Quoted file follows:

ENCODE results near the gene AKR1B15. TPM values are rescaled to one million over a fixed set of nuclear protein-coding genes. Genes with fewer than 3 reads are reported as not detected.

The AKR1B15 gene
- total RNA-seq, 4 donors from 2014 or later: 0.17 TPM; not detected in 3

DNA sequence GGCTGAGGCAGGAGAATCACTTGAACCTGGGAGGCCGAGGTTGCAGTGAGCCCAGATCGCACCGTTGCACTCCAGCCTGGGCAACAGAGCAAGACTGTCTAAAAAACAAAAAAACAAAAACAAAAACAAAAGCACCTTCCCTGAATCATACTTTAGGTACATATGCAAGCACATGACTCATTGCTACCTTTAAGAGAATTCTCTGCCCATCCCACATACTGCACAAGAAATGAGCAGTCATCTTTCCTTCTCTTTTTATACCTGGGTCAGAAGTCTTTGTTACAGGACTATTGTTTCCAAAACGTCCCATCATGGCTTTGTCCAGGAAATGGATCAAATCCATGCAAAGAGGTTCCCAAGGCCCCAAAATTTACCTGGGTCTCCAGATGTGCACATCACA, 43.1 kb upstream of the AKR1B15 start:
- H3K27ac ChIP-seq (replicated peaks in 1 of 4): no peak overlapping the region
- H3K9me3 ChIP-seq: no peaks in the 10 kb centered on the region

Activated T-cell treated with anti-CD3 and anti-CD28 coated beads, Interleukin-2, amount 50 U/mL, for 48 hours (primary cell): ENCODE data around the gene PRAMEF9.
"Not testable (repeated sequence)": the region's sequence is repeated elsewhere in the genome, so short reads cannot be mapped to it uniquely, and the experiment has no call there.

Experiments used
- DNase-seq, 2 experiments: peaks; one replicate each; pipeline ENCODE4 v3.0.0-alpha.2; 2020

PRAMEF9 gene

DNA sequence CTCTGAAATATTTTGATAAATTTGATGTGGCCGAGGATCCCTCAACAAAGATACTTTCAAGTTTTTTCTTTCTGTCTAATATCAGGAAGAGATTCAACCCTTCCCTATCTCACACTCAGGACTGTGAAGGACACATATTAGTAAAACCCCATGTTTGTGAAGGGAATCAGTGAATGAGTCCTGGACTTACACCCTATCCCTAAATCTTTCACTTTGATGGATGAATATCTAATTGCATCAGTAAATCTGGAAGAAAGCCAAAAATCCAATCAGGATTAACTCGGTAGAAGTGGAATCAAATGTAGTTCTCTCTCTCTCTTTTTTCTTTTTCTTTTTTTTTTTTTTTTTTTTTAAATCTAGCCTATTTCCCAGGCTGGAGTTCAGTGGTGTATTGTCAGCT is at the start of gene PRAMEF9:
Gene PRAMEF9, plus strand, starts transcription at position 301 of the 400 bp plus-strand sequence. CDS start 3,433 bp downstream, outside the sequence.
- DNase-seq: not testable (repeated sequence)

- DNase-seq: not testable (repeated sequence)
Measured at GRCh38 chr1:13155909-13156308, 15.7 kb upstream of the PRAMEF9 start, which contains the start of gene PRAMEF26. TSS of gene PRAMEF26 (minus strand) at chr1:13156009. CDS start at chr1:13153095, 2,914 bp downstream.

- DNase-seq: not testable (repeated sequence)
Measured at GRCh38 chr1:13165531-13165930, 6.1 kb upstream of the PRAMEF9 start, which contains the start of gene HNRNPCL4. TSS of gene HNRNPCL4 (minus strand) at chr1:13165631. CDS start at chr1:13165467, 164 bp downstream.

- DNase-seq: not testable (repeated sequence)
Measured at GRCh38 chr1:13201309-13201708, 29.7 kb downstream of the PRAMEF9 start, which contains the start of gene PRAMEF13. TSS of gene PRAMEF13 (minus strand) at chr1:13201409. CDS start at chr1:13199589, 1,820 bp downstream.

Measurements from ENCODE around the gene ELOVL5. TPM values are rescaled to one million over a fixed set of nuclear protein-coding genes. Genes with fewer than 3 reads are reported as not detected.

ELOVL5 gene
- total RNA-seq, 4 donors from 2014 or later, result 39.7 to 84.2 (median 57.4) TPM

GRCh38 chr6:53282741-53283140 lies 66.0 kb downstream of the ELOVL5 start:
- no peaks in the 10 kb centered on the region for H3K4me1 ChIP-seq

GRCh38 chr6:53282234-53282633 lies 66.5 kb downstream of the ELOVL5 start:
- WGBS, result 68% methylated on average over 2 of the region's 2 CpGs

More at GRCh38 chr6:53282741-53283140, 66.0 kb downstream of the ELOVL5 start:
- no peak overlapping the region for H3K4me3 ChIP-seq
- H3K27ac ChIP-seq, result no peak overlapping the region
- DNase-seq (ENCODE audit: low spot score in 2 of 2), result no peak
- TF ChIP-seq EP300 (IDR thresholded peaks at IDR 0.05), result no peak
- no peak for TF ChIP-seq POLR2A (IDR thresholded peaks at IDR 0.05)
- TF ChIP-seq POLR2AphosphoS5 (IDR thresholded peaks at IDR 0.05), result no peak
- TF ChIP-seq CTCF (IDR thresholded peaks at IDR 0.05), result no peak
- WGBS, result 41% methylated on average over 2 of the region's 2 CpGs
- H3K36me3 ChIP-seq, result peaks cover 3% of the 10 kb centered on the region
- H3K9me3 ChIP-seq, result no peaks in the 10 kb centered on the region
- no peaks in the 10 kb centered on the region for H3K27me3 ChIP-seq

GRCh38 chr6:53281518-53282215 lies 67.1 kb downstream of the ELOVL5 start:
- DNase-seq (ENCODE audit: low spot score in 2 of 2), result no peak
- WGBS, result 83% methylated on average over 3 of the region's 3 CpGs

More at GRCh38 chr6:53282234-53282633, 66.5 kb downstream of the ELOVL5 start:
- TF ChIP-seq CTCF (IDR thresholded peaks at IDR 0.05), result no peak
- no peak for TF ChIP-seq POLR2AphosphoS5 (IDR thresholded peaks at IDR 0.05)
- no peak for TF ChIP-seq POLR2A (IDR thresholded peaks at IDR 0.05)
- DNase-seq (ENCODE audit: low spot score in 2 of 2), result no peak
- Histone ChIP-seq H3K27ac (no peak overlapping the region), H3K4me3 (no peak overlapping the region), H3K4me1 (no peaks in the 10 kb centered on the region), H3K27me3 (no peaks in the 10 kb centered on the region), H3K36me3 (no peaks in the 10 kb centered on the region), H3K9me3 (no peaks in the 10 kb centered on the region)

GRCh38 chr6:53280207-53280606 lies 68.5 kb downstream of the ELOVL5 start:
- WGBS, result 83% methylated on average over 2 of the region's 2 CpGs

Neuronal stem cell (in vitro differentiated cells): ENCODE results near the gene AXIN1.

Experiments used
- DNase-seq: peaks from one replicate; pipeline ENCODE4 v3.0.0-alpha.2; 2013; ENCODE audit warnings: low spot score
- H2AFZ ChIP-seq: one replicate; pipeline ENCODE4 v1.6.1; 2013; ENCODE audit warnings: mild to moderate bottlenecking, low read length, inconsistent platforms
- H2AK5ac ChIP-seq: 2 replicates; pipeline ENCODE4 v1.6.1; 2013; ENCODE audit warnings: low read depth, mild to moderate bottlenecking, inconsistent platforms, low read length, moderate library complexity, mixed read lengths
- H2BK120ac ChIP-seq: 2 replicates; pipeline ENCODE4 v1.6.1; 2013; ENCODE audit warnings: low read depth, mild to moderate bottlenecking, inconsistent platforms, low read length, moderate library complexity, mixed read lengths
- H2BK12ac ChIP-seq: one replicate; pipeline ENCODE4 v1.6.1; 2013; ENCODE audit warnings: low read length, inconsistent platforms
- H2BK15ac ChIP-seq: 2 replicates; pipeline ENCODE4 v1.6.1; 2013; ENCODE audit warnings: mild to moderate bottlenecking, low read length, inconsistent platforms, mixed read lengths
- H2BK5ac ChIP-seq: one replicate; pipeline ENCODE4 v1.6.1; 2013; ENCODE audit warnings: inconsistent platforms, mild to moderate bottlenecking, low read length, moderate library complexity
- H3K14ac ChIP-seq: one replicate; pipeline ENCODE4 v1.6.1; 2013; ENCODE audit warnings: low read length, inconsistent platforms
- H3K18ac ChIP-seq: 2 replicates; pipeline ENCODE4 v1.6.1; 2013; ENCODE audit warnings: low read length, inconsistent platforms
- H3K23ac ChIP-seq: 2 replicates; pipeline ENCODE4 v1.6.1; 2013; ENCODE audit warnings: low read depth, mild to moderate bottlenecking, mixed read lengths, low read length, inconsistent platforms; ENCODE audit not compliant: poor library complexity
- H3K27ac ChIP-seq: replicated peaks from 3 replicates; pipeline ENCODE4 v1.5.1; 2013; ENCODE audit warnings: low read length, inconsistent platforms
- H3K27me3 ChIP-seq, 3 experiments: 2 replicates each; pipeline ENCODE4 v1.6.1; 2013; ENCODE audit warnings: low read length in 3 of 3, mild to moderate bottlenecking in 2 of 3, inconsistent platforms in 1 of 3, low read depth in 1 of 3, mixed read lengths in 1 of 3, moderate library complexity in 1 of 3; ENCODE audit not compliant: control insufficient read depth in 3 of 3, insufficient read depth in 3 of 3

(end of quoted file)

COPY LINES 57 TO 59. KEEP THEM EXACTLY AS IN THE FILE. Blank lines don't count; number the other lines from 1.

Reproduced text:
- H2BK12ac ChIP-seq: one replicate; pipeline ENCODE4 v1.6.1; 2013; ENCODE audit warnings: low read length, inconsistent platforms
- H2BK15ac ChIP-seq: 2 replicates; pipeline ENCODE4 v1.6.1; 2013; ENCODE audit warnings: mild to moderate bottlenecking, low read length, inconsistent platforms, mixed read lengths
- H2BK5ac ChIP-seq: one replicate; pipeline ENCODE4 v1.6.1; 2013; ENCODE audit warnings: inconsistent platforms, mild to moderate bottlenecking, low read length, moderate library complexity